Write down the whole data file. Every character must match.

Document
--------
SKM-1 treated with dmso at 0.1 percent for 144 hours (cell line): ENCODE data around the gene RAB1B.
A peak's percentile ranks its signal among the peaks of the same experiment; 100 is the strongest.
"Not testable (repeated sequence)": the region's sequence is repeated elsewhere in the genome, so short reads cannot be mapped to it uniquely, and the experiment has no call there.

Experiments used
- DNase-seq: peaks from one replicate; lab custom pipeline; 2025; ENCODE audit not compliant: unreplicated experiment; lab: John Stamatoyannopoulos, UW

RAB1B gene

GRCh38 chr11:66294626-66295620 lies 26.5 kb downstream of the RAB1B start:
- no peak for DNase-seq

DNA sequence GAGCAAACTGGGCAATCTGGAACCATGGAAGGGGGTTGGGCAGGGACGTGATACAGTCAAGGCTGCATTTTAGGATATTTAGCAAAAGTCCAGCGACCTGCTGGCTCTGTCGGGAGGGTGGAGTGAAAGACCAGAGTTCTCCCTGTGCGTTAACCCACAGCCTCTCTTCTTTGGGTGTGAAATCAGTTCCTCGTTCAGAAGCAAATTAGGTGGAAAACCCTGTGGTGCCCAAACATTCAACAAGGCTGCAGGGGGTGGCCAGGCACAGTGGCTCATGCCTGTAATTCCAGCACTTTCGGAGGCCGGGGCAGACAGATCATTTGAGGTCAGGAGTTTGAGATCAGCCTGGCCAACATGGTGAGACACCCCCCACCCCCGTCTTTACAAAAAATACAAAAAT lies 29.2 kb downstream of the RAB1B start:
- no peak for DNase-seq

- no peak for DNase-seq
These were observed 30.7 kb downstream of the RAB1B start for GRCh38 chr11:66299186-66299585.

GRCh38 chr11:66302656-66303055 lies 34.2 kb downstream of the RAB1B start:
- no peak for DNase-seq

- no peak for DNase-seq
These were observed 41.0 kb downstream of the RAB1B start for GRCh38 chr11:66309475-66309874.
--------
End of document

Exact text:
SKM-1 treated with dmso at 0.1 percent for 144 hours (cell line): ENCODE data around the gene RAB1B.
A peak's percentile ranks its signal among the peaks of the same experiment; 100 is the strongest.
"Not testable (repeated sequence)": the region's sequence is repeated elsewhere in the genome, so short reads cannot be mapped to it uniquely, and the experiment has no call there.

Experiments used
- DNase-seq: peaks from one replicate; lab custom pipeline; 2025; ENCODE audit not compliant: unreplicated experiment; lab: John Stamatoyannopoulos, UW

RAB1B gene

GRCh38 chr11:66294626-66295620 lies 26.5 kb downstream of the RAB1B start:
- no peak for DNase-seq

DNA sequence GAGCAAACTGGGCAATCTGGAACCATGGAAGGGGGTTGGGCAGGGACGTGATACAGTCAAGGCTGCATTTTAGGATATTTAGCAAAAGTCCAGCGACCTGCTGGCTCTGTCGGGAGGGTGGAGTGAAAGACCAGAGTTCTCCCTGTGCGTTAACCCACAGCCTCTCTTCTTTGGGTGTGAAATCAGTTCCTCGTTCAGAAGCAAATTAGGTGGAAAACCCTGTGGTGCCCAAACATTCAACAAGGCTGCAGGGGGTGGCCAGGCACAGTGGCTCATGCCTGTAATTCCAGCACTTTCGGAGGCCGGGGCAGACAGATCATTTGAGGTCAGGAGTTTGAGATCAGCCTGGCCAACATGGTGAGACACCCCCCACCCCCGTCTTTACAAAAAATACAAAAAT lies 29.2 kb downstream of the RAB1B start:
- no peak for DNase-seq

- no peak for DNase-seq
These were observed 30.7 kb downstream of the RAB1B start for GRCh38 chr11:66299186-66299585.

GRCh38 chr11:66302656-66303055 lies 34.2 kb downstream of the RAB1B start:
- no peak for DNase-seq

- no peak for DNase-seq
These were observed 41.0 kb downstream of the RAB1B start for GRCh38 chr11:66309475-66309874.